I was working with a future mentee last week and we noticed a recurring theme to some of our discussions — that a large part of good Product Management results from limiting the number of choices that our teams and our executives have to choose from, so that they make decisions that reflect the actual priorities that should be driving our next moves. In most organizations, there is an almost unlimited number of ideas, concepts, directions, and motivations from which to choose — and trying to manage all of them at once is certain to drive any Product Manager insane in very short order. Rather, in order to ensure that we’re doing the right things at the right times, we need to be constantly limiting the possible permutations upon which we drive decisions so that we can be sure that we’re moving in the right direction while being open to new ideas and concepts!
Several times in my career, I’ve joked to someone or another that my next job title will be “Senior Cat Herder” rather than “Senior Product Manager” — and for good reason. Cats, for all of their cuddly cuteness, are independent problem solvers, much like most of the better developers that I’ve worked with.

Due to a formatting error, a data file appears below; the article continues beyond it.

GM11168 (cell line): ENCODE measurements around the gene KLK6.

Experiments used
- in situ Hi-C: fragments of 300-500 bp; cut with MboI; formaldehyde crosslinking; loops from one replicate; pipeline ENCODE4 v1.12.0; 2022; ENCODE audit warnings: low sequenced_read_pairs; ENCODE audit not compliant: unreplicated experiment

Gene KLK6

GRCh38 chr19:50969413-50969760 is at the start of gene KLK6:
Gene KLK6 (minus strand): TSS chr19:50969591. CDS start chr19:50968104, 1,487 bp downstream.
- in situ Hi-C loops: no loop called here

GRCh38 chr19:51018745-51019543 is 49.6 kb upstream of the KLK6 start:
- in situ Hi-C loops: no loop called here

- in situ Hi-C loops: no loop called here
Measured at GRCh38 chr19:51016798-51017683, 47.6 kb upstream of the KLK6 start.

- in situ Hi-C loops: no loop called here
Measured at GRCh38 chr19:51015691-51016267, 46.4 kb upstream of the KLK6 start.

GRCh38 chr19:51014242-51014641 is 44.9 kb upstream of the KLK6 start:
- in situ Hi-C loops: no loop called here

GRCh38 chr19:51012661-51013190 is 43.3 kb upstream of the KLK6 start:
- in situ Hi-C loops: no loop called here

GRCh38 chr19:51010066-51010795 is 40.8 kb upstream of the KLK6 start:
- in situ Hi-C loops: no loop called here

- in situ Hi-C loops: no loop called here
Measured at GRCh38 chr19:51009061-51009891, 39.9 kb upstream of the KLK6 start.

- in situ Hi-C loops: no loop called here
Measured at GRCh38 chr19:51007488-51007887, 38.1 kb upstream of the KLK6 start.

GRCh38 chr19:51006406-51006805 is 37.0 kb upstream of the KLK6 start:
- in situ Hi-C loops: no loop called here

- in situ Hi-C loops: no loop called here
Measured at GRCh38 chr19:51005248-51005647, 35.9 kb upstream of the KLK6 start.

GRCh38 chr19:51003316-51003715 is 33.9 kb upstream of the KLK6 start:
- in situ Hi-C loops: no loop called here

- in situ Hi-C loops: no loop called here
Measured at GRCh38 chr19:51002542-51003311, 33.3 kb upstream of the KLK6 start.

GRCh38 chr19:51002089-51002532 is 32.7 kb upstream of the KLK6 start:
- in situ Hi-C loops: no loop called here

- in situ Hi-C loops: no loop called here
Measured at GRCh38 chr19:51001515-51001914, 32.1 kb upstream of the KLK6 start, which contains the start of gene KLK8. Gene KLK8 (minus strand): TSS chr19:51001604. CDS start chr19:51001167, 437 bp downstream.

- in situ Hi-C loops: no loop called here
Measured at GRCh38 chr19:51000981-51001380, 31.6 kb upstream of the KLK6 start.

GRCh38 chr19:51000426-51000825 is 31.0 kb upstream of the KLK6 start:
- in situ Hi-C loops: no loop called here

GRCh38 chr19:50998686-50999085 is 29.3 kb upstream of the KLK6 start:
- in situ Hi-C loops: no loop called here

Add to the problem the fact that as a Product Manager we typically don’t have any direct authority over our development teams — while we can prioritize the work that they’re charged with doing, and we can (sometimes) influence the way in which they build their solutions to the problems that we’ve stated, we lack the kind of direct management influence that lends itself to “control” over those teams. And, when a Product Manager who doesn’t have such authority oversteps his or her boundaries, and becomes a directive manager of those development and testing teams, it’s almost inevitable that it backfires, amidst charges of “micromanagement” and “you’re not my boss!”
And, ultimately, they’re right – you’re not their boss. You’re their colleague. Like it or not, you’re a fellow cat, not some pack leader of a wolf clan.